On December 5, 2013 Nelson Mandela died, one of the most successful fighters for social justice in history. Cut from the same cloth as Mahatma Gandhi, he helped to liberate his nation from racial and colonial oppression, and went on to unify his nation. Mandela had started his decades of struggles as a militant, though not a military hero, but embraced peace and healing in his mature years. It is that transformation that has to be regarded as the miracle of Mandela. Standing in front of the South African Embassy in Washington is a powerful bronze statue of Nelson Mandela, his right hand stretched upward in a clenched fist, symbolic of the fight that he had carried on the better part of his life. Mandela’s statue was unveiled on September 21, 2013 by his grateful nation.
A month ago on November 10, the Atatürk Society of America (ASA) unveiled a full-sized bronze statue of Kemal Atatürk. Located on the periphery of Sheridan Circle, next to the Turkish Ambassador’s Residence at 1606 23rd Street, NW, Washington, DC, this is the first public monument in the United States honoring the greatest Turk of them all. Its timing coincides with both the 90th Anniversary of the founding of the secular Republic of Turkey in 1923 and the 75th Anniversary of Atatürk’s death on November 10, 1938. He too had liberated his nation — first from occupying foreign troops and then from centuries of backward Caliphate Rule. He wanted his new democratic republic to face westward — adopt a secular system of governance with full gender equality — and he launched reform after reform that brought his nation into the 20th Century.
A full-size statue of Atatürk already stood on the grounds of the Turkish Embassy at 1625 Massachusetts Avenue, but it was not readily accessible to the public, standing on raised ground behind a massive wrought iron fence surrounding the embassy. Moreover, it was in the style of Eastern European heroic statuary, made of fiberglass, and over-painted in bronze tones. The ASA thought that Atatürk deserved better. The Turkish-American architect Nuray Anahtar drew preliminary plans for the new statue to be placed at the center of a semicircular balustrade surrounding an indentation in the wall of the Turkish Ambassador’s Residence. And she nimbly carried the applications for permits through meetings with a plethora of city officials — the Advisory Neighborhood Commission, the DC Board for Public Spaces, and the Historic Preservation Commission. What made the site unique was its location squarely on DC public space donated for the statue by the City. As such, the statue represents the first public monument in the United States honoring one of the greatest leaders of the 20th century.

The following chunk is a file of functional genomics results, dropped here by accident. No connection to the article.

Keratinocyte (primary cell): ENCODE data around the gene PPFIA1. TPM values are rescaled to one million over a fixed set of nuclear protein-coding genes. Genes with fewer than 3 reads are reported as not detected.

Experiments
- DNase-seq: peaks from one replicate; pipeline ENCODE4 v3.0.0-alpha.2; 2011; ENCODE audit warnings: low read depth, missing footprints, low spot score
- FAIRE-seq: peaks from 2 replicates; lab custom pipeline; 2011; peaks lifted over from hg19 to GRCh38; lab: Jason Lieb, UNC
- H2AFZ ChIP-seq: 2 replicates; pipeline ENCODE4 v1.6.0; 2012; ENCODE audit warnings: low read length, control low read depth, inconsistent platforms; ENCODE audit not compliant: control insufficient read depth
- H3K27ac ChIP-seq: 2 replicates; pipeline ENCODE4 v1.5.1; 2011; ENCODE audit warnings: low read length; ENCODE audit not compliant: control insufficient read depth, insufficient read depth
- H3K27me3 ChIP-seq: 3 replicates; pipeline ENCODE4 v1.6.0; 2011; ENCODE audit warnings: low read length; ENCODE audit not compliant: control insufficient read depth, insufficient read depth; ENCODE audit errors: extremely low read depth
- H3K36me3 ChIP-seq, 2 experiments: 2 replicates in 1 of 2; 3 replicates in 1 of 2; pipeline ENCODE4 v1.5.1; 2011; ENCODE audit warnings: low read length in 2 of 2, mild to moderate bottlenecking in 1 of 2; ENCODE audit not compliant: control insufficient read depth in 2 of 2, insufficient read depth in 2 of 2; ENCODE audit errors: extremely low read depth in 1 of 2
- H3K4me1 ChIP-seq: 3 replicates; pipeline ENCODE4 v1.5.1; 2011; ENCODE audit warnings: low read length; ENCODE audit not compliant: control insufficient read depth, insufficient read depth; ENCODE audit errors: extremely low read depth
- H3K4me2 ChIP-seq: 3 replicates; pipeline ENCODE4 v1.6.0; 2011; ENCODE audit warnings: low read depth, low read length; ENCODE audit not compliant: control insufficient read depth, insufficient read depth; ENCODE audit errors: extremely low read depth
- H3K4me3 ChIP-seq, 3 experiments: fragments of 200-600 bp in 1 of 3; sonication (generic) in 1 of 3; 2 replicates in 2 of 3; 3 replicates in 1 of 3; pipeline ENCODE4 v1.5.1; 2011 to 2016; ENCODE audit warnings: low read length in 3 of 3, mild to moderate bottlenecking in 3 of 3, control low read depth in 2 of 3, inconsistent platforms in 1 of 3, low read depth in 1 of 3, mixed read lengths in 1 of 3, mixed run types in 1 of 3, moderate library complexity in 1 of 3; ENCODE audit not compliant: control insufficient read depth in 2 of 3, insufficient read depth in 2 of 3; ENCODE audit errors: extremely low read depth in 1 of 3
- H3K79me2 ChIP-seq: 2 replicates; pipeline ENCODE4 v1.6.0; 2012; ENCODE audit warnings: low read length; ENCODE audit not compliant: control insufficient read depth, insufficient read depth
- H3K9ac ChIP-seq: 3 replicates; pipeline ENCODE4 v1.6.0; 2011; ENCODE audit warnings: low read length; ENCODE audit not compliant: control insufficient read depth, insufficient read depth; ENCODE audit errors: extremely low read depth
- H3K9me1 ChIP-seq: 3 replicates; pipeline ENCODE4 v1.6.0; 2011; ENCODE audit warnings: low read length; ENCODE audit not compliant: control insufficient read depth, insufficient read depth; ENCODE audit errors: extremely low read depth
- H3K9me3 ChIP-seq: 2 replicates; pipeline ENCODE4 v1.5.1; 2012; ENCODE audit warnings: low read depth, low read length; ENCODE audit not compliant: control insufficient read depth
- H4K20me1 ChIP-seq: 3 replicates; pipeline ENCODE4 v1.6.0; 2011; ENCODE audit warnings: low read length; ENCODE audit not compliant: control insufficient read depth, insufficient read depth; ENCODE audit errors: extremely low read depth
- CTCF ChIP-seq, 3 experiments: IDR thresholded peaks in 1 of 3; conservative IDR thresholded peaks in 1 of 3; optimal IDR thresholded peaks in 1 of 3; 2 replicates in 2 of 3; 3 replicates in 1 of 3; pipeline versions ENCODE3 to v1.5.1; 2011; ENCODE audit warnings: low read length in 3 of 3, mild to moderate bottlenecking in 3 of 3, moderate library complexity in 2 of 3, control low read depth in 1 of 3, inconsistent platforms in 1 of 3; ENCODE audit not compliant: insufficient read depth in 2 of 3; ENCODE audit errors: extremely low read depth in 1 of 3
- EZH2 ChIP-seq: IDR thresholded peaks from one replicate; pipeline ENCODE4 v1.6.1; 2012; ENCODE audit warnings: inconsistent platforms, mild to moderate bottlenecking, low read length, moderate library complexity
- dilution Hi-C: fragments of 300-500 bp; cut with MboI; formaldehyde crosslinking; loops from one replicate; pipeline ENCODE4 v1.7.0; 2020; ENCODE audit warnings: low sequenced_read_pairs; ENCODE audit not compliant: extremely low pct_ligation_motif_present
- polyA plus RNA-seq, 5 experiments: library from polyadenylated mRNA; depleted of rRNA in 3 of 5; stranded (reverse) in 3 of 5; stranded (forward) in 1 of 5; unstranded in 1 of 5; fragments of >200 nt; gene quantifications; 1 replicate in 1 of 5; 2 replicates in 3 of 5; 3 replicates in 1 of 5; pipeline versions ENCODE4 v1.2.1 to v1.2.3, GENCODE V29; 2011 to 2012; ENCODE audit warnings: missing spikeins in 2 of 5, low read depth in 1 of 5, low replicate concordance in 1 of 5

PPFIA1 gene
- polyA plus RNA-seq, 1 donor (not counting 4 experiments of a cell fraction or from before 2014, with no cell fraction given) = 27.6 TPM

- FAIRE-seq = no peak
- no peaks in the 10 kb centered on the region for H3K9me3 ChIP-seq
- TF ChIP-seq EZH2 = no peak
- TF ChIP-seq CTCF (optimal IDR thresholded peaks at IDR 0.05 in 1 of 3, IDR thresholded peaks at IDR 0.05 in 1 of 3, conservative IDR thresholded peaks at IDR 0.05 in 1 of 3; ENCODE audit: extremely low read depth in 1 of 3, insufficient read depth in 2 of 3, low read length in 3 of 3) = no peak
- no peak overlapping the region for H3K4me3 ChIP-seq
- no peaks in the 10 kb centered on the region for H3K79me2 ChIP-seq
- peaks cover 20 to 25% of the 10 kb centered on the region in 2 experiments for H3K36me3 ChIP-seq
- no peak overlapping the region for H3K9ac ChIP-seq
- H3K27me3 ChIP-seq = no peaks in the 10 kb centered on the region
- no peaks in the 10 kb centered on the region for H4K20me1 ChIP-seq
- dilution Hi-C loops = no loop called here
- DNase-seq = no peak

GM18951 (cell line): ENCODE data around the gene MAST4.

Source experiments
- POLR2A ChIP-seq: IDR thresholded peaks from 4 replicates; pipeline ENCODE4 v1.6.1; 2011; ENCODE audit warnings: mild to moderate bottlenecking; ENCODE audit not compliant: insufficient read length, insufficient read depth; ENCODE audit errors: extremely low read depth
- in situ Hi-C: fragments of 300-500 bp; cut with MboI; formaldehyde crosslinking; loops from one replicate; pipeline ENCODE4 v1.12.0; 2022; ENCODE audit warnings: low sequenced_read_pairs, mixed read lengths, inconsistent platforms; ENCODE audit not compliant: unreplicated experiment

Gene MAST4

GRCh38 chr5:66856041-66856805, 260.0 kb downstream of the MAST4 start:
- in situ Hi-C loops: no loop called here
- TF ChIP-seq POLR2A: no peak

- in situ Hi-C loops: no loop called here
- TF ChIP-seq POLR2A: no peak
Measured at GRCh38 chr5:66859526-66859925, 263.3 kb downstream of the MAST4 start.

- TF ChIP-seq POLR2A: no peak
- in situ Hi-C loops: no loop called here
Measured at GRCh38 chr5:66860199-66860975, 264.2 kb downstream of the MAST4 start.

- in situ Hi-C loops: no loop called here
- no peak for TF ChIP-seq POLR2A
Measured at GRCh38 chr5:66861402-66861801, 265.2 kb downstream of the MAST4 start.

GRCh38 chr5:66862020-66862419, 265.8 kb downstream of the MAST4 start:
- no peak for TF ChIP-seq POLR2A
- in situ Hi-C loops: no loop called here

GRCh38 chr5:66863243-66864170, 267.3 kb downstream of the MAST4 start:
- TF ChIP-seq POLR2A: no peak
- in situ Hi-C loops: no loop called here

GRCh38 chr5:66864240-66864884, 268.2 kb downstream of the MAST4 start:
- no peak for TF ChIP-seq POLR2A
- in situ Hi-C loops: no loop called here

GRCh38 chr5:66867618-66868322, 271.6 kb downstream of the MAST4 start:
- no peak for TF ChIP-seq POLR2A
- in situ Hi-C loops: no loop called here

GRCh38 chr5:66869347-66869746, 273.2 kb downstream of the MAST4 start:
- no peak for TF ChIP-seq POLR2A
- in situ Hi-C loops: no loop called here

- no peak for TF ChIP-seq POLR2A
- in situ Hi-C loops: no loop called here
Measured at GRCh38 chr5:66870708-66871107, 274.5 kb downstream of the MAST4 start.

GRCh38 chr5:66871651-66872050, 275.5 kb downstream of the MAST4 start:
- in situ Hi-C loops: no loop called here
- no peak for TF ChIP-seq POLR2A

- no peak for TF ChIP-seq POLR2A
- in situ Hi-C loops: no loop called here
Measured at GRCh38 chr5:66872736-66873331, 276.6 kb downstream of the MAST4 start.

The consensus of the Board of the Atatürk Society was to have Kemal Atatürk depicted in a timeless realistic style and cast in bronze. The Board had to decide the age at which to depict Atatürk — as a young military officer struggling with battle strategy and wearing a uniform replete with a “kalpak” (a sheepskin fez); as the new President of the Secular Republic that he founded, and still wearing a fez; or as the mature statesman in the early 1930s, svelte, but an elegant modern man. Again there was consensus in the Committee’s decision: he would be depicted as a thoroughly modern man, determined and exuding the legendary confidence that had defined him in life. For Turks, images of Atatürk are embedded deep in their marrow. They have all spent their lives communing with images of Atatürk, and although they might have their own favorite visions of the man, they can immediately assess whether an image produced by an artist even resembles him. Finally, the finished product had to be produced in record time.